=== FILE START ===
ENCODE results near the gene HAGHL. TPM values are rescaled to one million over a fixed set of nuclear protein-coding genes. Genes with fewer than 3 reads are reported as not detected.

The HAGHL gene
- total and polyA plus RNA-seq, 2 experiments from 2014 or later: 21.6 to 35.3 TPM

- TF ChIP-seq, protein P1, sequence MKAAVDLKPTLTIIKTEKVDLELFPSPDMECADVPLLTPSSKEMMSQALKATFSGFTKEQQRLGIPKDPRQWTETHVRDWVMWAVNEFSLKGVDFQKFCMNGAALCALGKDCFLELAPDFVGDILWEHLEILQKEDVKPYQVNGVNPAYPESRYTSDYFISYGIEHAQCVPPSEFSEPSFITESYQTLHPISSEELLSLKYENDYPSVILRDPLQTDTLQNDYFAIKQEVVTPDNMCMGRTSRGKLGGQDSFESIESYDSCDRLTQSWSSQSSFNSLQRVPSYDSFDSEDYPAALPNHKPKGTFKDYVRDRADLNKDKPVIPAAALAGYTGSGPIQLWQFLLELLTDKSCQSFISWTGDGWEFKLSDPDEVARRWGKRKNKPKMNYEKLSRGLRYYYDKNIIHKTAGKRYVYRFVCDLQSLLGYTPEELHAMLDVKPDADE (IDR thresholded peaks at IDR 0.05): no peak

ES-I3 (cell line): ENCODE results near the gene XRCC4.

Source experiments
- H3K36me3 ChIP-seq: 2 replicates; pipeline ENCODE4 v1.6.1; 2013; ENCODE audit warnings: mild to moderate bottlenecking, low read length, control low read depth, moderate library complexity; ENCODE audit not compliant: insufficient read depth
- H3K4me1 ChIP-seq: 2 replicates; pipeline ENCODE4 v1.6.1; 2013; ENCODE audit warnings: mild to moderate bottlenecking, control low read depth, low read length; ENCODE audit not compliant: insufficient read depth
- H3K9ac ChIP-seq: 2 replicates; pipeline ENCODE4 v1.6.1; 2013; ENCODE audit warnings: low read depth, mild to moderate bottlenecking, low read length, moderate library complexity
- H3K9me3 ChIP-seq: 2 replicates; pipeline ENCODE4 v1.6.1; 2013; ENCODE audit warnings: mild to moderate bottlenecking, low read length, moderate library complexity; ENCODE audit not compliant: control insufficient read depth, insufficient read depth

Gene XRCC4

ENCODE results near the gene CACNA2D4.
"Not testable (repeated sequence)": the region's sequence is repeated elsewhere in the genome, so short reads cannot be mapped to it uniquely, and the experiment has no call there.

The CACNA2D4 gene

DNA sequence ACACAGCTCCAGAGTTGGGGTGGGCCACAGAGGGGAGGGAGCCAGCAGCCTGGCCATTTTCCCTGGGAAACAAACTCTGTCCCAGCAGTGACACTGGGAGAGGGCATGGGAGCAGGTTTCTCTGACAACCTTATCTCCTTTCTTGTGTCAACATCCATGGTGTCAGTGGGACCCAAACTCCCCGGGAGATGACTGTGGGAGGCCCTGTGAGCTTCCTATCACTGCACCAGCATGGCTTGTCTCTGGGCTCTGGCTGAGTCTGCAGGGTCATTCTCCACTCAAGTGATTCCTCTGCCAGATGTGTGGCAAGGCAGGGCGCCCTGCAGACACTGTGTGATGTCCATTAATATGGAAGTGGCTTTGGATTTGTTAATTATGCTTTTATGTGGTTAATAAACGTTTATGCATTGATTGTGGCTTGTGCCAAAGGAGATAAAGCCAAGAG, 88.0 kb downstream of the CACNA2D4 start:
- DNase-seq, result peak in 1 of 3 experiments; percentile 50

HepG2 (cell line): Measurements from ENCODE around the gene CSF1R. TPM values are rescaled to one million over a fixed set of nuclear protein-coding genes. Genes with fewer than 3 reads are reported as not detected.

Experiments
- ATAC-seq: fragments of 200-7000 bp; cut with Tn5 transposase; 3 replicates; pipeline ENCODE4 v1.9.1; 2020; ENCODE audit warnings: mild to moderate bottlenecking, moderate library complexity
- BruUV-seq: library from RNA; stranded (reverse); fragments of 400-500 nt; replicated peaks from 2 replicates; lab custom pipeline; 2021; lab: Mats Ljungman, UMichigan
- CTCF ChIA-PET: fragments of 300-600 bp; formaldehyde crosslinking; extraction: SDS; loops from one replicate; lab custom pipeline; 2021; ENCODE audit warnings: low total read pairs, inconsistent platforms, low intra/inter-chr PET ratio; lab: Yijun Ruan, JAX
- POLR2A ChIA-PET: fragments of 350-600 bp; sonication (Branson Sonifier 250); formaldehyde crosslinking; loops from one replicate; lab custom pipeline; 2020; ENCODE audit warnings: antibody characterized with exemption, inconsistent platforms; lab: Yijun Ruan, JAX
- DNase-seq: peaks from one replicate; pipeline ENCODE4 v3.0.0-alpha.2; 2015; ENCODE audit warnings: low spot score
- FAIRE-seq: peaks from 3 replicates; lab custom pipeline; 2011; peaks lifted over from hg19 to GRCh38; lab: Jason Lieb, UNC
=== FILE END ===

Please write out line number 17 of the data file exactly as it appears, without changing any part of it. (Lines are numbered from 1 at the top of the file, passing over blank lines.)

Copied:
HepG2 (cell line): Measurements from ENCODE around the gene CSF1R. TPM values are rescaled to one million over a fixed set of nuclear protein-coding genes. Genes with fewer than 3 reads are reported as not detected.